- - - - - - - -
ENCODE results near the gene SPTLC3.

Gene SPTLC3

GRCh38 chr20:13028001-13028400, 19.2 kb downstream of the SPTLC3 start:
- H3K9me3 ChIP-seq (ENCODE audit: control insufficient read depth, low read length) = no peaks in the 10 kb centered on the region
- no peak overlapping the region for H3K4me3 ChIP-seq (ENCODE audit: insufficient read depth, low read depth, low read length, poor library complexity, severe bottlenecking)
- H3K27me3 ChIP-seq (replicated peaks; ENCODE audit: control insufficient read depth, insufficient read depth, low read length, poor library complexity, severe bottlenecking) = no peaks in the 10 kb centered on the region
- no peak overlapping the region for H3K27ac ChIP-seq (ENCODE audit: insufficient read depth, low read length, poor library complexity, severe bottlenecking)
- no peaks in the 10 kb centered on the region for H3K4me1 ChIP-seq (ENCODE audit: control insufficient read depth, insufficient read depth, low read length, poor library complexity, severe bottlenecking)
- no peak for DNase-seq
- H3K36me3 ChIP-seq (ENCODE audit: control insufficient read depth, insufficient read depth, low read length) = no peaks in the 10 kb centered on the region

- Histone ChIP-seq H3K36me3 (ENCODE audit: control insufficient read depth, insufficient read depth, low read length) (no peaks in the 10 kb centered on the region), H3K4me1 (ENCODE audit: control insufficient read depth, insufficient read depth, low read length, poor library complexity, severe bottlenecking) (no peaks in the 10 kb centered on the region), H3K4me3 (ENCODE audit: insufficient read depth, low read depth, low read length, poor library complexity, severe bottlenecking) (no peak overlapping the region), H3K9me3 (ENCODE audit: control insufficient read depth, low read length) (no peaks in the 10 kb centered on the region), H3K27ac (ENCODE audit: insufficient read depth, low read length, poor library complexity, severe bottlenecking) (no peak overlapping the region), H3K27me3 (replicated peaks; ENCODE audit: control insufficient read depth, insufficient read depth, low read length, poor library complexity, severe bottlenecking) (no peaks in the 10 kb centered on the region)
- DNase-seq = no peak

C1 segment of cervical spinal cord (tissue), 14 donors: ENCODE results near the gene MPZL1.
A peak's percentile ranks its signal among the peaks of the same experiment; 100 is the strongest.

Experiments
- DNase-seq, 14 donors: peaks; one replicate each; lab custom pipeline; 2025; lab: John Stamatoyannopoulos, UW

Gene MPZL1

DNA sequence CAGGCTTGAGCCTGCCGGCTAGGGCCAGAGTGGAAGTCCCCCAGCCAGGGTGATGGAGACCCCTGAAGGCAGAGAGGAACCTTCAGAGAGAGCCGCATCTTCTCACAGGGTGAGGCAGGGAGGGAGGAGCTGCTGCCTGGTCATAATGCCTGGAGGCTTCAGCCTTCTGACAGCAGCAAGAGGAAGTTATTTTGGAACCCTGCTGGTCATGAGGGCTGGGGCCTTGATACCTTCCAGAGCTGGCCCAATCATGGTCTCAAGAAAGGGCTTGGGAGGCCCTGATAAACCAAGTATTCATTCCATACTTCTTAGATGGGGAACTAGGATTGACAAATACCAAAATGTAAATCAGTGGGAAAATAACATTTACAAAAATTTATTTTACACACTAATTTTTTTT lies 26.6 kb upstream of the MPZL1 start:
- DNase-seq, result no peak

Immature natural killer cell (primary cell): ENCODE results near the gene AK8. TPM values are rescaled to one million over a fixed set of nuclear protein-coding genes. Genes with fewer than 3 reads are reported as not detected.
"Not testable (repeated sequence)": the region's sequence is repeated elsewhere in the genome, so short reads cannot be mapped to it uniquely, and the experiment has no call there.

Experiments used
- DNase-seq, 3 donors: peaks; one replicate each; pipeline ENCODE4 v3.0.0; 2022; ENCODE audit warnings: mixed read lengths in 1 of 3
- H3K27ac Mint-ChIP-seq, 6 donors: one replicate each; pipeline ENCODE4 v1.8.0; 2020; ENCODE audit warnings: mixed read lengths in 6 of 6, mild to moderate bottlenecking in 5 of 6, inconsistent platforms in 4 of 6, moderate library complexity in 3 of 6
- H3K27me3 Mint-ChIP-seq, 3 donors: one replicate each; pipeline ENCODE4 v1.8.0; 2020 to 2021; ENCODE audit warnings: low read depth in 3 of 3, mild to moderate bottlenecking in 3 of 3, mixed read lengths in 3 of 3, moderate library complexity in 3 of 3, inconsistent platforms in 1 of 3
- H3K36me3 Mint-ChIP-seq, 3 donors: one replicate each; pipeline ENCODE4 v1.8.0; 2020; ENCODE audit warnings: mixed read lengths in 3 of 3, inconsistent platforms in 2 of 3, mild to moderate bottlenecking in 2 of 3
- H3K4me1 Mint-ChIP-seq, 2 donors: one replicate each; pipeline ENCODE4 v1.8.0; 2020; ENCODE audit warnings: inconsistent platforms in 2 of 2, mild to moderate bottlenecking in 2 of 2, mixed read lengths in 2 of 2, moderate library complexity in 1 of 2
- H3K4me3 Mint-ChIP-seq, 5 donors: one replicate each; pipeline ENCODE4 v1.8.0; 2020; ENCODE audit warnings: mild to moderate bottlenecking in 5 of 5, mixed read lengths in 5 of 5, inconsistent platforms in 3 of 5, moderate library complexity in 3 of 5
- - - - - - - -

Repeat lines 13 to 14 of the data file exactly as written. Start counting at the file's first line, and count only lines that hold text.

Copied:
C1 segment of cervical spinal cord (tissue), 14 donors: ENCODE results near the gene MPZL1.
A peak's percentile ranks its signal among the peaks of the same experiment; 100 is the strongest.